Rye is similar to bourbon, but it’s made from at least 51% rye instead. The rest of the mixture often comes from barley or corn. It is not uncommon to find rye whiskey that is 95-100% rye. In America, the production regulations on rye are almost identical to bourbon. As with bourbon, it must be aged two years before being called “straight.”
Rye isn’t as developed as bourbon in the North American market, so different types of rye whiskey are based on how much rye makes up the mash bill—not so much the other grains. With that in mind, there are two types of rye we should talk about here.
- American Rye – This is the type of rye whiskey outlined above. It is heavily regulated, and offers the most consistent quality. It’s also the easiest to find.
- Canadian Rye – The term “rye” in Canada is a little more open. There is no Canadian law regulating what can be called “rye”. Because of this, many Canadian ryes are made from majority, or entirely, corn mash bills. In Canada, rye is more or less a synonym for “Canadian-made whiskey.”
Rye vs Bourbon: Flavor Differences
The flavor differences between rye and bourbon boil down to their main ingredients. The corn mash used in bourbon makes for a sweet and full-bodied flavor, while the rye mash in rye whiskey creates spicy tones and a drier taste.
Aged bourbon doesn’t evolve as much as aged rye, which becomes more subtle while still packing its patented punch.
Bourbon flavors are easier to tolerate because of their noticeable sweetness and consistency. Rye tends to have more intense tastes that develop on the palate.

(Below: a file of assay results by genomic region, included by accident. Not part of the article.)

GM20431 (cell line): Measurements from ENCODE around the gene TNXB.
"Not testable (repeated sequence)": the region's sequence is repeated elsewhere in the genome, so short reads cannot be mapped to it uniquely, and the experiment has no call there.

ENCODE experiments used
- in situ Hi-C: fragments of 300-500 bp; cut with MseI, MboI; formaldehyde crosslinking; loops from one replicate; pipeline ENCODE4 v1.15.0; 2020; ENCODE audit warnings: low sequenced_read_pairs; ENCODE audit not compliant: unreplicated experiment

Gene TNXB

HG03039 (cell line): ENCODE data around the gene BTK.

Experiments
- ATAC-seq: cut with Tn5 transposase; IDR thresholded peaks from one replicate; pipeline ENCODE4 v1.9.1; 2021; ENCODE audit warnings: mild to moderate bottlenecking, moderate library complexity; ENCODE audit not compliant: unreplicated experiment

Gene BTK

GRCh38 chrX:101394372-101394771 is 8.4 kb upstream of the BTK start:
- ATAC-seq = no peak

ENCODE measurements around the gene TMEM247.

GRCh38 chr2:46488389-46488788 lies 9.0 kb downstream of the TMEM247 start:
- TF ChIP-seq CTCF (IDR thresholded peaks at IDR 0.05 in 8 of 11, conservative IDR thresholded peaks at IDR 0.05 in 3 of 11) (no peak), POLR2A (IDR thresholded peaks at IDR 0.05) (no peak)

What Does This Mean For Your Cocktail?
Many classic whiskey cocktails, such as the Manhattan, old fashioned, and whiskey sour, were originally designed to be made with rye. However, most bars will use bourbon for these drinks nowadays because of its booming popularity and drinkability.
The proper whiskey for your cocktail comes down to one question: do you want sugar, or spice?
The sweetness of bourbon usually goes well with whiskey sours and summertime drinks. Manhattans, on the other hand, will benefit from the dryness of rye. If your cocktail already contains sugar, like an old fashioned, rye will balance it out and bourbon will make it extra sweet.
Think about how your cocktail will be consumed, and who will be drinking it. Being a good home bartender is as much about reading your audience as it is honing your skills. When leaning towards bourbon vs rye, make sure your guests like something sweet. Rye whiskeys take longer to drink, and are therefore better for long, enveloping conversations. A little bit of forethought and you will be able to make the perfect cocktail for the occasion.
Great article, goes a long way toward de-mystifying popular brown liquors for me. One thing that would help, maybe even be a subject for a follow-on article, would be to give examples of American and Canadian rye whiskeys, as you do for the various types of bourbons. Also a few words about Canadian whiskeys in general would be useful. For instance, where do Canadian Club and Crown Royal fit in? And for that matter, what about 7 Crown (which was a staple when I was growing up and seems to have lost its popularity, but is still around)?